One more quirk of BubbleMassage: Skin pressed up to or almost touching bubble vents often gets a “pins-and-needles” sort of sensation. My wife swore that it was blowing ice-cold air out of some of the vents even though objective measurements showed neither the air nor water were below body temperature. It wasn’t until I tried it myself that I realized this is a real physiological illusion. Moving an affected area slightly away from the bubble jets removes the sensation of being pinged with icy bubbles. But it’s a weird effect that I imagine most people will find irritating.

Kohler Mariposa BubbleMassage bathtub

Mariposa: Not as big as it looks

BubbleMassage is offered on a number of tub designs. I chose the Mariposa not only for what seemed like an ideal size, but also because it has the profile of a good soaking tub. It takes an actual bath to discover that its proportions are far from ideal. It advertises a water depth of 14″, but that depth is achieved only at the drain. The upper end of the tub is raked so sharply that with your head and arms resting on the appropriate contours your navel is right at the waterline, even with the tub filled to the overflow. I thought 72 gallons would provide an enveloping bath, but for a full-sized adult sitting comfortably this tub offers little more than half a bath!


I called Kohler Customer Service and after briefly explaining that we found the BubbleMassage uncomfortable, but that we were past Home Depot’s return period, the agent said they would send me a voucher authorizing Home Depot to take my used tub and credit my full purchase price towards a new one. So obviously Kohler gets an A+ for customer service!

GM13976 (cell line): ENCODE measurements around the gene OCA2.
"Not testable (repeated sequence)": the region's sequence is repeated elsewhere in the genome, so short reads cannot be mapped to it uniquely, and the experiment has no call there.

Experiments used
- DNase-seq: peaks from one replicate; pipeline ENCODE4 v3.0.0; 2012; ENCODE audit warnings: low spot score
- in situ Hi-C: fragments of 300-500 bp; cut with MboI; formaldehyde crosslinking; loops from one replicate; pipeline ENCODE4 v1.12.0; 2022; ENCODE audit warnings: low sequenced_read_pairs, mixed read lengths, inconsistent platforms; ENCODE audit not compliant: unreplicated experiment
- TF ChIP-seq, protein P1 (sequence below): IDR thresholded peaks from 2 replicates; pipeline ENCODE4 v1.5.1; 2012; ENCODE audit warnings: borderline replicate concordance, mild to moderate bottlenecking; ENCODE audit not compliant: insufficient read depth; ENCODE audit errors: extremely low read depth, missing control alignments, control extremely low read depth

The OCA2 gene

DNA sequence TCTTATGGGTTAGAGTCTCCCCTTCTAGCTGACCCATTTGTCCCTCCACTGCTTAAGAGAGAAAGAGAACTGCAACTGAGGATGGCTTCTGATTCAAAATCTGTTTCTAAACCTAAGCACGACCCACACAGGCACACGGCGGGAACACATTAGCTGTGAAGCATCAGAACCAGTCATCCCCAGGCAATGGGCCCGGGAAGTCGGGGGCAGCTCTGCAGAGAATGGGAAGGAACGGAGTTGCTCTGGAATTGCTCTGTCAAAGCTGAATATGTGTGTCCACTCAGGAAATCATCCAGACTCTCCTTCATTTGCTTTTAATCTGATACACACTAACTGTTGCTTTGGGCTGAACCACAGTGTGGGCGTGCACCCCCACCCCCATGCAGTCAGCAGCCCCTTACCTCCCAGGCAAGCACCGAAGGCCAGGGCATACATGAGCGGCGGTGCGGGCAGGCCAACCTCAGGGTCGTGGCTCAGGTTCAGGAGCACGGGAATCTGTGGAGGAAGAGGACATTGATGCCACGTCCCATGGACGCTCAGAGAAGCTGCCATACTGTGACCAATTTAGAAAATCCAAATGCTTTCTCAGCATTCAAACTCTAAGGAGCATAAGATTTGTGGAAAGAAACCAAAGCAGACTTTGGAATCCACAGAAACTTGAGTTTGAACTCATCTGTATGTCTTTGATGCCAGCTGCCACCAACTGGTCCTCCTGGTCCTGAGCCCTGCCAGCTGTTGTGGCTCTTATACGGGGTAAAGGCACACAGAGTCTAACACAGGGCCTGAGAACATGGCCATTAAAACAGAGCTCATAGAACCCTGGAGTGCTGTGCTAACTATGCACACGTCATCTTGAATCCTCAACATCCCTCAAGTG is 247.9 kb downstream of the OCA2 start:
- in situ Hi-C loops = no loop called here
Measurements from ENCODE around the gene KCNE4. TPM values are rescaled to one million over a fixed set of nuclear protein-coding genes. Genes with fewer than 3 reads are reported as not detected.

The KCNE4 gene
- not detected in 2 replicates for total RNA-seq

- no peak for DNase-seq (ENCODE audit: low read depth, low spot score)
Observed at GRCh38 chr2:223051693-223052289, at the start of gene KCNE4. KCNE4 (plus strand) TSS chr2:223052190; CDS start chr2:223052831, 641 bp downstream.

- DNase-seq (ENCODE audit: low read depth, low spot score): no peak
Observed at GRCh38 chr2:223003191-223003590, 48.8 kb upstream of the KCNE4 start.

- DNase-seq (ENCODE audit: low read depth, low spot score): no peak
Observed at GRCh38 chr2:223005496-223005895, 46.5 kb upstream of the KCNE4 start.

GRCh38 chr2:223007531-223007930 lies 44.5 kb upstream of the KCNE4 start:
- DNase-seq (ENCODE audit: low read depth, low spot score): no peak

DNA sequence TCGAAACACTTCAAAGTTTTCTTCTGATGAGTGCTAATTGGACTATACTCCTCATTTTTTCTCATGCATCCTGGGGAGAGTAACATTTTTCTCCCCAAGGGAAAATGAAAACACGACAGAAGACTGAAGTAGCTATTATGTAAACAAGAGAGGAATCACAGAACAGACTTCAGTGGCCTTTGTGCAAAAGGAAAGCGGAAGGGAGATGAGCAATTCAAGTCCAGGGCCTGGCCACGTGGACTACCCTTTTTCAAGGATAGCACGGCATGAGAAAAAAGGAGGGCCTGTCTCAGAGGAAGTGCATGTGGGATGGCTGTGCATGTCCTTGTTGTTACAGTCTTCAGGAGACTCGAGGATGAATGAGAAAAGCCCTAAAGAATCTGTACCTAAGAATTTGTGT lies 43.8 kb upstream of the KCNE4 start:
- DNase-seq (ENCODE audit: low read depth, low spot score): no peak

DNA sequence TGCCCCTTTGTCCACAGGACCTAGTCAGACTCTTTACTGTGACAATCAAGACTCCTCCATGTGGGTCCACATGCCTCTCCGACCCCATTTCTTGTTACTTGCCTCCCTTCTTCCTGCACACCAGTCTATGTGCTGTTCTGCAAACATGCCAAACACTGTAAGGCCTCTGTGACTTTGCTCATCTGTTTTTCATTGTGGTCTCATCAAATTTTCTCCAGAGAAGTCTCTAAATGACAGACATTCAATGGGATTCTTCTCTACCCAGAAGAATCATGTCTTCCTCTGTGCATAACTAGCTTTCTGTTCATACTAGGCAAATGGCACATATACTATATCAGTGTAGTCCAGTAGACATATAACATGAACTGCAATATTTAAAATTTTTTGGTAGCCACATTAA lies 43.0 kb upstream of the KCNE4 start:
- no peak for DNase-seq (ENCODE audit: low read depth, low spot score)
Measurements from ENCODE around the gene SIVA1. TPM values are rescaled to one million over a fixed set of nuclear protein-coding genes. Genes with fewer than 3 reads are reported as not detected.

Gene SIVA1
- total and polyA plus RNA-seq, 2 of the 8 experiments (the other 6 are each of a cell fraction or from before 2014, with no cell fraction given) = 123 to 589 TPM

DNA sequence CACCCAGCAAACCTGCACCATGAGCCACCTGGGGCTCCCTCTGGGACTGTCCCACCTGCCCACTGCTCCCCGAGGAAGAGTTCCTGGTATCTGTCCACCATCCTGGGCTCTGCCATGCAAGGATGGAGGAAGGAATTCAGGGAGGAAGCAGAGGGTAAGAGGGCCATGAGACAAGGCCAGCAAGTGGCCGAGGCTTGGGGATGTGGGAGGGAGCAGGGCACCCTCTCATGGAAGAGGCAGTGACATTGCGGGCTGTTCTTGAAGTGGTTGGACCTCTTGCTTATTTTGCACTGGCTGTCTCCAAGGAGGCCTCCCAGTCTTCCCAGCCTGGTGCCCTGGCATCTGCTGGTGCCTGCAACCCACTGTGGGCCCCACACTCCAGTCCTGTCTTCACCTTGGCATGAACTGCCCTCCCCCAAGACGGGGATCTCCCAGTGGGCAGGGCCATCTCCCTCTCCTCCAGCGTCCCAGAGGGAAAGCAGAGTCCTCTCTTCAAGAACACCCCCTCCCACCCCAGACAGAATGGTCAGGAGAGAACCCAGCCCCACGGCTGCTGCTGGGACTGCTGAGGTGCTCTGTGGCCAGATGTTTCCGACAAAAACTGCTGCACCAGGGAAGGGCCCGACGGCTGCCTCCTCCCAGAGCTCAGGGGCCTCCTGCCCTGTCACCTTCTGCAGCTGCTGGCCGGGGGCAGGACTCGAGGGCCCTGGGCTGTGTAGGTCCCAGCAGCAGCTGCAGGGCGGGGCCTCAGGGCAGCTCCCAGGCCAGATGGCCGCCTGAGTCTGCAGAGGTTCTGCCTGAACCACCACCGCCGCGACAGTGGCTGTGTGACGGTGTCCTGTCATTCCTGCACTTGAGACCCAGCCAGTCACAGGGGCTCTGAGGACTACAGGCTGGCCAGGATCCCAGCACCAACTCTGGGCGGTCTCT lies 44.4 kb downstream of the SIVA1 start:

I replaced this tub with Kohler’s Archer Whirlpool. Yes, we have to deal with regular cleaning of the waterjet system, but the Archer is an excellent tub. Even though its nominal capacity is the same as the Mariposa’s it manages a greater soaking depth and, at least for our proportions, is more ergonomic all around. For the same price as the BubbleMassage I replaced I was able to get the Archer model with a 1500W inline heater which is able to maintain the water temperature even with all eight jets running at full volume.

16 thoughts on “Kohler BubbleMassage Bathtub Review

  1. Rob Garren

    This is exactly the information I was looking for. It is hard to know if the bubble massage is worth it without trying it yourself and I doubt the sales person would give nearly this type of insight. Initially our concern was the mildew/cleaning issue. We also didn’t want the maintenance of the whirlpool bath and the bubble massage seemed like it might be a better alternative. Instead we will probably just get a regular soaker or perhaps decide to go with the whirlpool and deal with the cleaning and maintenance (but probably not). Thanks for the insight!